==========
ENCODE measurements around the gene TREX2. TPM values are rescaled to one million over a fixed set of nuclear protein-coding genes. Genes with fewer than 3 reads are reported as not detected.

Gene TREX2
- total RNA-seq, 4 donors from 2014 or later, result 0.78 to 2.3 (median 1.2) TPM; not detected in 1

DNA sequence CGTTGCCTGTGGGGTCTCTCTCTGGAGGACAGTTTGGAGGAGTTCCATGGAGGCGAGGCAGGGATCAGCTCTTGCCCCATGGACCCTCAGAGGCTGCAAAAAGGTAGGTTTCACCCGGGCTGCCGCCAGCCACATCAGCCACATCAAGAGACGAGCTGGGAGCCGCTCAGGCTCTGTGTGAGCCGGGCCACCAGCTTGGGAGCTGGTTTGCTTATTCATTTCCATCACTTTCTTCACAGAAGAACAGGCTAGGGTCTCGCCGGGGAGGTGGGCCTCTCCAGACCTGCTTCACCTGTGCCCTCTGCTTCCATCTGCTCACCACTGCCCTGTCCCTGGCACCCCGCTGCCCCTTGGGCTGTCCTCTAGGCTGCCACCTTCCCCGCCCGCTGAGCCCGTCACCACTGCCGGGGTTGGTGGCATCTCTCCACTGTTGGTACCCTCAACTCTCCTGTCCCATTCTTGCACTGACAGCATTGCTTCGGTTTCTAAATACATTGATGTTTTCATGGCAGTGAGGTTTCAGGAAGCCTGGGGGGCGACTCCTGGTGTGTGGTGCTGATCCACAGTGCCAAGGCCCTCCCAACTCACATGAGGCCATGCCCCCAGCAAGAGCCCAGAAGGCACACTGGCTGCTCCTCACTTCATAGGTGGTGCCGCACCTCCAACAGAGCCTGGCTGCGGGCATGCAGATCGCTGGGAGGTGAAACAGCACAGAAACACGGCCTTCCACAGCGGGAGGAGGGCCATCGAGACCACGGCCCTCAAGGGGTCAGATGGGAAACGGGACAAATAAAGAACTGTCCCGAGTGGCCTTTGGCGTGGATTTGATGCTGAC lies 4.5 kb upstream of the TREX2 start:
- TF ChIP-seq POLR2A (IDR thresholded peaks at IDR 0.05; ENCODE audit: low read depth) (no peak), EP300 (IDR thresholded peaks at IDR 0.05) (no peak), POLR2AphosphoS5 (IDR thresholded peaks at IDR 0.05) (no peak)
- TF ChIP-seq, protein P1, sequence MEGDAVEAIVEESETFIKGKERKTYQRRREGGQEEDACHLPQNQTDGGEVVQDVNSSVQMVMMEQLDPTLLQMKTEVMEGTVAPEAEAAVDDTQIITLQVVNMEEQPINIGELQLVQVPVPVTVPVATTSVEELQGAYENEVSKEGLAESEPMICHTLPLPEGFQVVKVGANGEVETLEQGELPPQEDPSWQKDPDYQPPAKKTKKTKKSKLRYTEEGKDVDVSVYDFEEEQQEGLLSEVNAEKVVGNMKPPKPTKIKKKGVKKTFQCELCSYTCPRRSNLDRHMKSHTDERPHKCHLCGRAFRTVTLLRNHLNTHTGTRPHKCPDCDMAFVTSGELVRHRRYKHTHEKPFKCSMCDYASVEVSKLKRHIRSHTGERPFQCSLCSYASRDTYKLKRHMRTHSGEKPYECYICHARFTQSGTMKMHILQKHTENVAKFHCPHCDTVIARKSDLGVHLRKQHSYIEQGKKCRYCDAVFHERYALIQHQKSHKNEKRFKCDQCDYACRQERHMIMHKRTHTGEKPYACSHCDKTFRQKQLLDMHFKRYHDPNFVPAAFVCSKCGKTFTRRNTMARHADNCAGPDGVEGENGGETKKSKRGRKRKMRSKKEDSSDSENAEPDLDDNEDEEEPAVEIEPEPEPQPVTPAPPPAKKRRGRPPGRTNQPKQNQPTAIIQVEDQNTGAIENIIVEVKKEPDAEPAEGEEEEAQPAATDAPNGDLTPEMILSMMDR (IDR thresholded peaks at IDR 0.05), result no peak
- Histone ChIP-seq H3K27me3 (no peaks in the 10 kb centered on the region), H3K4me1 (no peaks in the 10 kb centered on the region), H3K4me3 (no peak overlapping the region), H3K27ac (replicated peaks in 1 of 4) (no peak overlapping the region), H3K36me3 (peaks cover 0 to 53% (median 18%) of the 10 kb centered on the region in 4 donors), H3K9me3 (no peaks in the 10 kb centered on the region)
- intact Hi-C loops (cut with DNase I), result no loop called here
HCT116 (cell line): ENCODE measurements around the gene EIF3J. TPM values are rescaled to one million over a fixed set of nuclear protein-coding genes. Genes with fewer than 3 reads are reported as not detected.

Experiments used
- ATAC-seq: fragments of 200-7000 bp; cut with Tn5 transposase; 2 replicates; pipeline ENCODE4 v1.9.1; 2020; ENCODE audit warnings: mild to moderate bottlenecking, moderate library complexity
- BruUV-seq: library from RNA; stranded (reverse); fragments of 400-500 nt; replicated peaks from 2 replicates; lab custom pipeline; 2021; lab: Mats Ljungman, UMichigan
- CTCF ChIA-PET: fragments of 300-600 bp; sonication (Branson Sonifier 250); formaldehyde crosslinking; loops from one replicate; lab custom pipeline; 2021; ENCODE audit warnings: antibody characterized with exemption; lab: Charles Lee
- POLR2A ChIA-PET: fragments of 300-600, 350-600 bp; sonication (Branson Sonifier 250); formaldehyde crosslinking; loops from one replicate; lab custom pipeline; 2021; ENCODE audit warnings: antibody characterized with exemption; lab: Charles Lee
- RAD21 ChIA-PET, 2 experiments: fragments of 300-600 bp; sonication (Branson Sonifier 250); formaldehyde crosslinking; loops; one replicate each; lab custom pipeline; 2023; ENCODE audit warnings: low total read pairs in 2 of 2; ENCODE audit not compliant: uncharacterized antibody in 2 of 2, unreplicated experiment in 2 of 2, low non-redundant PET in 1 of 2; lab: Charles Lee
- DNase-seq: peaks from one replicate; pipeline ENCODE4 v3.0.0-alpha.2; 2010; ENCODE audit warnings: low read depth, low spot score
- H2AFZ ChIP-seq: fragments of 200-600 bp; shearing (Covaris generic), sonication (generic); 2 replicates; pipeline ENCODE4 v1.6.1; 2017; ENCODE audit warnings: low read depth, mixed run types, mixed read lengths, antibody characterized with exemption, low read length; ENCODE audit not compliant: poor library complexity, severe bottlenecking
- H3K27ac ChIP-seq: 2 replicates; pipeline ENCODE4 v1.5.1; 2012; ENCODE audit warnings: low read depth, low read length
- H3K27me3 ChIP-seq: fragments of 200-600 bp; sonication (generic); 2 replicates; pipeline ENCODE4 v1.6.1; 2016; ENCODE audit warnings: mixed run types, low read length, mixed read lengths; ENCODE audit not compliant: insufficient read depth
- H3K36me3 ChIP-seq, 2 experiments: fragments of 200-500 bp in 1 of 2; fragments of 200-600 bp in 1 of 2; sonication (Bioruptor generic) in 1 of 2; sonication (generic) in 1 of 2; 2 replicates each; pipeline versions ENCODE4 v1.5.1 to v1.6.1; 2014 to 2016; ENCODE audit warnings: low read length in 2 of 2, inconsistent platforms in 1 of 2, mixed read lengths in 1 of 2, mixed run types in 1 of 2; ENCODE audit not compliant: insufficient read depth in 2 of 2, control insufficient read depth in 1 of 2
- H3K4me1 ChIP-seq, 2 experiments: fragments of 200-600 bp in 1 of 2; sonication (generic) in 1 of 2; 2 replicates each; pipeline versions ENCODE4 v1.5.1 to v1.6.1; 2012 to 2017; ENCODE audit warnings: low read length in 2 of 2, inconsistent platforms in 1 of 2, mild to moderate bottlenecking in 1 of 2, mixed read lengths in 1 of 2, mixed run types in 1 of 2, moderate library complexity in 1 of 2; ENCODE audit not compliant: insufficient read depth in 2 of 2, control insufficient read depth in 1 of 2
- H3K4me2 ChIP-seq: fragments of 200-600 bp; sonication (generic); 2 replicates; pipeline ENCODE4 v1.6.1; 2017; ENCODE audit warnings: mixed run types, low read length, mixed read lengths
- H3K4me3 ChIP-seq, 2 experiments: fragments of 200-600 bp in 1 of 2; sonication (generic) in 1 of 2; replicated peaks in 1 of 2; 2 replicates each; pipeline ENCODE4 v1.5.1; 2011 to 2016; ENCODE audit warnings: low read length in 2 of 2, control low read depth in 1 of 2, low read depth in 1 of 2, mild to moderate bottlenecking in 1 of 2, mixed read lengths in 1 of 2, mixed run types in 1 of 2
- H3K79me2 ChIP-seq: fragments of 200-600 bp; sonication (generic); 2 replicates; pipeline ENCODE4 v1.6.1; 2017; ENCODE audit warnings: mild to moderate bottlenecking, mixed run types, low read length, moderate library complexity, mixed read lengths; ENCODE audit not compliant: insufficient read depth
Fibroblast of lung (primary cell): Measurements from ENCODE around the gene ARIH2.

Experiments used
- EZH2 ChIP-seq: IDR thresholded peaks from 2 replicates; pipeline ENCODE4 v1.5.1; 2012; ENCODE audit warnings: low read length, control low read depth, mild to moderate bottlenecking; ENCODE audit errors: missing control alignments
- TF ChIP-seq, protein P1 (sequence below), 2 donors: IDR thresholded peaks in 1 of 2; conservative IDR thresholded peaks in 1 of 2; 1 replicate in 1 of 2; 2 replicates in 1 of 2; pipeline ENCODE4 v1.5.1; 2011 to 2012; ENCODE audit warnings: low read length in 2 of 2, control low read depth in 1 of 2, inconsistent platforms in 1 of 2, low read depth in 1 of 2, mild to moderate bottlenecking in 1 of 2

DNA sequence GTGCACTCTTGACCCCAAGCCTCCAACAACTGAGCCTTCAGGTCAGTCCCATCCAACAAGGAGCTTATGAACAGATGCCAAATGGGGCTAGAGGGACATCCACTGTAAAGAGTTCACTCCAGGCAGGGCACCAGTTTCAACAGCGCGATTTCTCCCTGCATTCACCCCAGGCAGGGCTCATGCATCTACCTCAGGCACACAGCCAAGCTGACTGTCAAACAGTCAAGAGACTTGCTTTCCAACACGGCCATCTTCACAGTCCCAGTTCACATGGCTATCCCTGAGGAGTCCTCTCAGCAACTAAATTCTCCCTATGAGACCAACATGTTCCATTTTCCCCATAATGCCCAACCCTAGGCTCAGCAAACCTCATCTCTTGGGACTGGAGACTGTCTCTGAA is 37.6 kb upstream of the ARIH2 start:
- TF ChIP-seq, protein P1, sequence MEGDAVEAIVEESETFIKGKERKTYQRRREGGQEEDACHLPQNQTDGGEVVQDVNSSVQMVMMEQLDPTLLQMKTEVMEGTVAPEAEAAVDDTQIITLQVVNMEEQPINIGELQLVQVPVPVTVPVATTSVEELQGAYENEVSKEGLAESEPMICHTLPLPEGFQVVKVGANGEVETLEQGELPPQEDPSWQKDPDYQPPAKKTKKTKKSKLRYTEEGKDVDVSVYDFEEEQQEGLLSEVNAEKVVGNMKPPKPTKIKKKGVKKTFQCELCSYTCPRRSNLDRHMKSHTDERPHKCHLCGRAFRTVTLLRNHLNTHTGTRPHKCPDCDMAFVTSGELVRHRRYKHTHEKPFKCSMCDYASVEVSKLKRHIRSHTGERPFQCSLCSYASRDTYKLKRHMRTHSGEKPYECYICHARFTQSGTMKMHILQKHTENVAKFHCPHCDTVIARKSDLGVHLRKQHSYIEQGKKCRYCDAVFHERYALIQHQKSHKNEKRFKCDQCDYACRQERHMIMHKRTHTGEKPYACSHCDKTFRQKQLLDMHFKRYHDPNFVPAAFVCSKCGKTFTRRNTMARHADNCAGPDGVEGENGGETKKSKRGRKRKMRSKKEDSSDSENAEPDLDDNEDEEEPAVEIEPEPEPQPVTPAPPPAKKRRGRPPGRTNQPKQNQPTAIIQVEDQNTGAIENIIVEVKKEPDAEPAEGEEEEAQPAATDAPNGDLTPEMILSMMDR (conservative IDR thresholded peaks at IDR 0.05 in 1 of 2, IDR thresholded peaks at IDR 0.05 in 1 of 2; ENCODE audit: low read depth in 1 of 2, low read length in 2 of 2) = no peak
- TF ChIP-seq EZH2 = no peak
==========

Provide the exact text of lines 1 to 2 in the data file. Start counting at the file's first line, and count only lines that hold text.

ENCODE measurements around the gene TREX2. TPM values are rescaled to one million over a fixed set of nuclear protein-coding genes. Genes with fewer than 3 reads are reported as not detected.

Gene TREX2